The Consequences of Military Action Against Iran – Paul Rogers

The Oxford Research Group has recently released the report “Military Action Against Iran: Impact and Effects” by Paul Rogers analyzing the likely ramifications of military intervention in Iran by either the United States or Israel that targets Iran’s nuclear capabilities. The report concludes that military action is highly inadvisable and should be avoided at all costs.

While public protest recently demonstrated the degree of civil strife within Iran, the nation is likely to experience unifying support for the Ahmadinejad regime and encouraging the country to redouble its efforts to acquire nuclear weapons. Complete elimination of Iran’s nuclear facilities is highly unlikely and neither Israel nor the United States would be capable of preventing acquisition of nuclear weapons through military strikes. Wholesale destruction of Iran’s nuclear program is simply not possible.

Not only would Iran concentrate its efforts to acquire nuclear weapons, a protracted conflict throughout the Middle-east would begin, creating further instability in the region. Iran may substantially increase support of anti-Western groups in Iraq and Afghanistan, employ paramilitary or missile attacks on Western oil production in the gulf, close the Straights of Hormuz, or attack Israel with conventional weapons. Furthermore, these actions will not occur immediately following the attack on Iran’s nuclear facilities but are viable options to Iran over the long term as means of retaliation.

Rogers offers two other policy prescriptions in place of a military strike. First, efforts to reach a diplomatic settlement should be dramatically increased. The other option is to accept the eventual acquisition of nuclear capability by Iran and begin the process of balanced regional denuclearization.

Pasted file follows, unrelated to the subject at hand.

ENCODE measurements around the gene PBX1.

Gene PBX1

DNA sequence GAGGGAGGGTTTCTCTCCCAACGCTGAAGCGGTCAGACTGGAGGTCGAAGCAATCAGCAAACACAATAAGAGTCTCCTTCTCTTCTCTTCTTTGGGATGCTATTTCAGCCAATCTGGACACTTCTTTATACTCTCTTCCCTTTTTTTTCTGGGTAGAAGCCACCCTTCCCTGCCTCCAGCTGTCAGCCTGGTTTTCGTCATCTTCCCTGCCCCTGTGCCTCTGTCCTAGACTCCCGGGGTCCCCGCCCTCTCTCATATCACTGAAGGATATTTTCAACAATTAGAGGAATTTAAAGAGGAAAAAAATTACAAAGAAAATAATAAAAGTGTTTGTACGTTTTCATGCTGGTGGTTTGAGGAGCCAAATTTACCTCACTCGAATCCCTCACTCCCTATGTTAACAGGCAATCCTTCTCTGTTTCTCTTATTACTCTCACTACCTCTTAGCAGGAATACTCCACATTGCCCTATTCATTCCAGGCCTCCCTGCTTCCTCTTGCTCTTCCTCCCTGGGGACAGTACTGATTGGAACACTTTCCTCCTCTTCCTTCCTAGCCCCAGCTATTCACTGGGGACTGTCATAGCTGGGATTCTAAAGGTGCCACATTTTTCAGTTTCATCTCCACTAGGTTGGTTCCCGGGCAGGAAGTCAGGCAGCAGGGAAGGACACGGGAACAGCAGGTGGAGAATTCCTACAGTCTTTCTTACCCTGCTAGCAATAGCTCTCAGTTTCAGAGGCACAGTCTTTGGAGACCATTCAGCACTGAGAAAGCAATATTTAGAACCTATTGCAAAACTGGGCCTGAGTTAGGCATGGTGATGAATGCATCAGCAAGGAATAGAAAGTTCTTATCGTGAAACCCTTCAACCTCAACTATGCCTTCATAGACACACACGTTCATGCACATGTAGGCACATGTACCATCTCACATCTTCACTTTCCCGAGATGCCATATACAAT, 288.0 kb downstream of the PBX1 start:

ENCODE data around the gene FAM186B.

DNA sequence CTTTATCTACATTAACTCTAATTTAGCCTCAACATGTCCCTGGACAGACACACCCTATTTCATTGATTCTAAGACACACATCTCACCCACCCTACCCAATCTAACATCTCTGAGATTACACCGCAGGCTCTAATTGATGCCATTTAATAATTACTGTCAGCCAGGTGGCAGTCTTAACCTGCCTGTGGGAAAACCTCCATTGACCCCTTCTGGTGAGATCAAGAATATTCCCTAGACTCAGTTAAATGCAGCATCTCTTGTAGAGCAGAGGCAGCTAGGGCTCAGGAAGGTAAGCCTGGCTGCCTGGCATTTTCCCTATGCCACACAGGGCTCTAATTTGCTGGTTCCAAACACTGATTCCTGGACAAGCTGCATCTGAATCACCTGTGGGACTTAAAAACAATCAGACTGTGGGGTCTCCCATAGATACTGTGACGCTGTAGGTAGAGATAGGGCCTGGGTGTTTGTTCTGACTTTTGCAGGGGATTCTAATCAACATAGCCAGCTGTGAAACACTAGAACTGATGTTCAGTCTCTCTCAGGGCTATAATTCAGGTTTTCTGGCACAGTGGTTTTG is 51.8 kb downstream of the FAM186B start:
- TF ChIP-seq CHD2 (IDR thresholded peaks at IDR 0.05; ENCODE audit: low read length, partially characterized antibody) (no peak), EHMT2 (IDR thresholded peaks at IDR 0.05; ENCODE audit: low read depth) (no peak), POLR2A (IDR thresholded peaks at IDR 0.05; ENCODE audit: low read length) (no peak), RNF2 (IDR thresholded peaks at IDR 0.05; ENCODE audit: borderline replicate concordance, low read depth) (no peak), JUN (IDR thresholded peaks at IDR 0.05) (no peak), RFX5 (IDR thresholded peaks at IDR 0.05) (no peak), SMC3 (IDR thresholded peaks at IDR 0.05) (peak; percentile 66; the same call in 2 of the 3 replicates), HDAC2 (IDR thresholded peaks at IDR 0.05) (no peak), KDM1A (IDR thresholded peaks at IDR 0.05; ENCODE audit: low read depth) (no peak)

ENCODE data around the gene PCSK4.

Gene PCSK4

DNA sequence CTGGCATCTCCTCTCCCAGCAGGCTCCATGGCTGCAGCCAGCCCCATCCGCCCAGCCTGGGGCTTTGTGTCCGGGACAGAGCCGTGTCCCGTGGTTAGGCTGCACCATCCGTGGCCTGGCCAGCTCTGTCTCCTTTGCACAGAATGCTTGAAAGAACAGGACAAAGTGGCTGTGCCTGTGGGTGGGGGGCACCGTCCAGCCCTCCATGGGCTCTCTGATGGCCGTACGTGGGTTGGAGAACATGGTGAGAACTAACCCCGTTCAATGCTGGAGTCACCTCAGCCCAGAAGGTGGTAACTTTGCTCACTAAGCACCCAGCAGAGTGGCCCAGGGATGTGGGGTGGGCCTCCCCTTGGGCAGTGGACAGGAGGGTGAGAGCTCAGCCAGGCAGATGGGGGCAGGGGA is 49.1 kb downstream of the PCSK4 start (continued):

Response

The costs of of any military engagement with Iran will greatly outweigh the benefits and will not achieve the primary goal of preventing the nuclearization of Iran. In fact, it will likely compromise other objectives in the region by escalating tension within the Israeli/Palestinian conflict, solidifying support for Ahmadinejad’s regime, further eroding the West’s influence in the region, and generally impeding further progress towards the adoption of democratic norms within the Middle East.

Even though Rogers makes a substantiated and compelling argument, his report could have been strengthened in two ways. His two options for policy towards Iran should have been greatly elaborated. He readily admits in the report that such an undertaking is beyond the scope and purpose of the report but the reader is most definitely left wanting a the end. A general outline of the process for regional de-nucealrization as well as specific prescriptions for how to strengthen diplomatic efforts would have been incredibly useful.

Second, a strong argument can be made for why a nuclear Iran does not result in an existential threat to the United States or Israel but Rogers does include or build upon it. Without concluding that a nuclear Iran does not pose a pertinent threat to national security, proponents of military action can easily evoke the “one percent” doctrine argument of the Bush Administration and claim that even the slightest chance of Iran utilizing weapons of mass destruction must be prevented at all costs. Any resulting regional turmoil or impediment to other objectives in the Middle East would no longer outweigh the temporarily and fleeting benefits of a military strike, therefore negating Rogers argument. While the “one percent” includes several glaring faults, the argument must be addressed nevertheless.

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